solidarity across unions

Saturday, July 14, 2007

Ruling lets graduate students form a union 

Labor activists at UAlbany cheer federal decision that reverses earlier finding by regional director

By MARC PARRY, Staff writer Thursday, July 12, 2007

ALBANY -- Labor activists broke out banners and balloons Wednesday to celebrate a ruling that allows some graduate student research assistants to unionize.

They rallied at the University at Albany to cheer a decision that directly affects about 2,000 employees of the Research Foundation of the State University of New York working in Albany, Buffalo and Syracuse.

The private nonprofit foundation administers outside grants for sponsored research programs at SUNY. The employees affected by the case are enrolled at SUNY but draw their paychecks from the foundation, a union leader said.

The ruling by the National Labor Relations Board focused on whether the student assistants have a fundamentally economic or educational relationship to their employer.

The board reversed the decision of a regional director who had ruled the research assistants are not employees of the foundation, meaning they would not qualify for collective-bargaining rights.

Graduate students have shouldered more and more of universities' day-to-day work over the past 20 years. The new ruling represents "a rare expansion of bargaining rights for graduate students under the current labor board, appointed by President Bush," according to the Chronicle of Higher Education, which closely tracks college labor issues.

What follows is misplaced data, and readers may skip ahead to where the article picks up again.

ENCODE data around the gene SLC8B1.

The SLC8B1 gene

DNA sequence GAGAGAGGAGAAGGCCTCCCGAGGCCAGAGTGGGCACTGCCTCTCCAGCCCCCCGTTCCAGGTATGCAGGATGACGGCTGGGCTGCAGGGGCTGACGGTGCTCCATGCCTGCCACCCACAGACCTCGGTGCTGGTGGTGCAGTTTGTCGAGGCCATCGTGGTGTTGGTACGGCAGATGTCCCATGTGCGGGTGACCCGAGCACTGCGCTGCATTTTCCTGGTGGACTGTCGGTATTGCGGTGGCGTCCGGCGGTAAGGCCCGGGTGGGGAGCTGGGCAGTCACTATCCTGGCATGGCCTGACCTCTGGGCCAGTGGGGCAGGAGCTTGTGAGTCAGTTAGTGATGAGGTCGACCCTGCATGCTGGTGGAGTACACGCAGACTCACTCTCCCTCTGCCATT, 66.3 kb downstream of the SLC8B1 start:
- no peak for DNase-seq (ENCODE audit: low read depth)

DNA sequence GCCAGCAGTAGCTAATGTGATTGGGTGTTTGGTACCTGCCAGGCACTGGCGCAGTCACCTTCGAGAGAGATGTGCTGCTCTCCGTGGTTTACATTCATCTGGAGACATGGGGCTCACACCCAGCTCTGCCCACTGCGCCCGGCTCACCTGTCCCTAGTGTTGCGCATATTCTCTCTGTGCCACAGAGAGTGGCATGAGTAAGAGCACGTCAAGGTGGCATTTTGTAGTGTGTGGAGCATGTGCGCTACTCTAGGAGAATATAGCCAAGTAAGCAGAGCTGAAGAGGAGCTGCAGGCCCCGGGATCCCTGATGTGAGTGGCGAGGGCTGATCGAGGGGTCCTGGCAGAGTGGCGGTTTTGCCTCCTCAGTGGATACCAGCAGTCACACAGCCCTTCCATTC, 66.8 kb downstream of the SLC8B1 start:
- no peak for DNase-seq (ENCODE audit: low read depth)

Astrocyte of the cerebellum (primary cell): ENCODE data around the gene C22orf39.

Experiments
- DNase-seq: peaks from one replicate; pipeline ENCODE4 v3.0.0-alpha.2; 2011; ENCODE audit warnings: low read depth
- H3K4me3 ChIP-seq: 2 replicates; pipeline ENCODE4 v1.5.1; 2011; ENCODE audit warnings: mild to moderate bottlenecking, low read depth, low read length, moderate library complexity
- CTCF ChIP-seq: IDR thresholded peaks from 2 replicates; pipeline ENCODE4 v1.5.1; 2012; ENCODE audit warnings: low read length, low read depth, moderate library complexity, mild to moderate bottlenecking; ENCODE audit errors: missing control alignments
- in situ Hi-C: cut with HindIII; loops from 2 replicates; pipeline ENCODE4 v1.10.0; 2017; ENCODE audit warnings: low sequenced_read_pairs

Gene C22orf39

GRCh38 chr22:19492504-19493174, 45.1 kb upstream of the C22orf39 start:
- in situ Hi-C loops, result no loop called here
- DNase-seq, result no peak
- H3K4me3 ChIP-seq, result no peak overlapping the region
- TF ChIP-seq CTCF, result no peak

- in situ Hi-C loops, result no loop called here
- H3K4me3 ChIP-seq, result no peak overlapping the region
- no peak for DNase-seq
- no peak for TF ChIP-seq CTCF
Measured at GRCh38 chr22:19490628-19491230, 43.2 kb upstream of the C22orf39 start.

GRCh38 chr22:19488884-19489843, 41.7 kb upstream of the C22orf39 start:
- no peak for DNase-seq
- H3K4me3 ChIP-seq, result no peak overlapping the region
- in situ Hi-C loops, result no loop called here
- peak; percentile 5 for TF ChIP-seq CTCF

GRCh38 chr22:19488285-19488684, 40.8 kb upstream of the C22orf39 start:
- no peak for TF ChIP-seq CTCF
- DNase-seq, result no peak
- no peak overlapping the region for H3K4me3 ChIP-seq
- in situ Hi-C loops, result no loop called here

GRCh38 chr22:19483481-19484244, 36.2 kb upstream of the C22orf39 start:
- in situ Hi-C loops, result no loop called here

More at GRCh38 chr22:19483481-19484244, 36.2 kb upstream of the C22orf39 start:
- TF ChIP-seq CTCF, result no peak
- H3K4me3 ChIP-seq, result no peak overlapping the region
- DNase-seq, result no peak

"It's a victory for graduate students across the country," Arindam Mandal of Communications Workers of America Local 1104 said through a megaphone during a noon rally that drew fewer than 20 people.

The decision contrasts with a major ruling handed down by the NLRB in a related case three years ago. The board ruled then that graduate teaching assistants at Brown University lack collective-bargaining rights under the National Labor Relations Act because they are students rather than employees.

One Cornell University labor expert argued that the new development opens the door to an appeal of the original ruling and is "the kind of decision that the board will regret because they have muddied their own waters quite significantly."

"People might think it's a small decision, but I think it's an important decision because it lays bare the contradictions in the earlier decision," said Kate Bronfenbrenner, director of labor education research at Cornell's School of Industrial and Labor Relations.

The Coalition of Graduate Employee Unions is a loose-knit coalition of labor unions in the USA and Canada that represents graduate students employed as teachers, researchers, and administrative staff.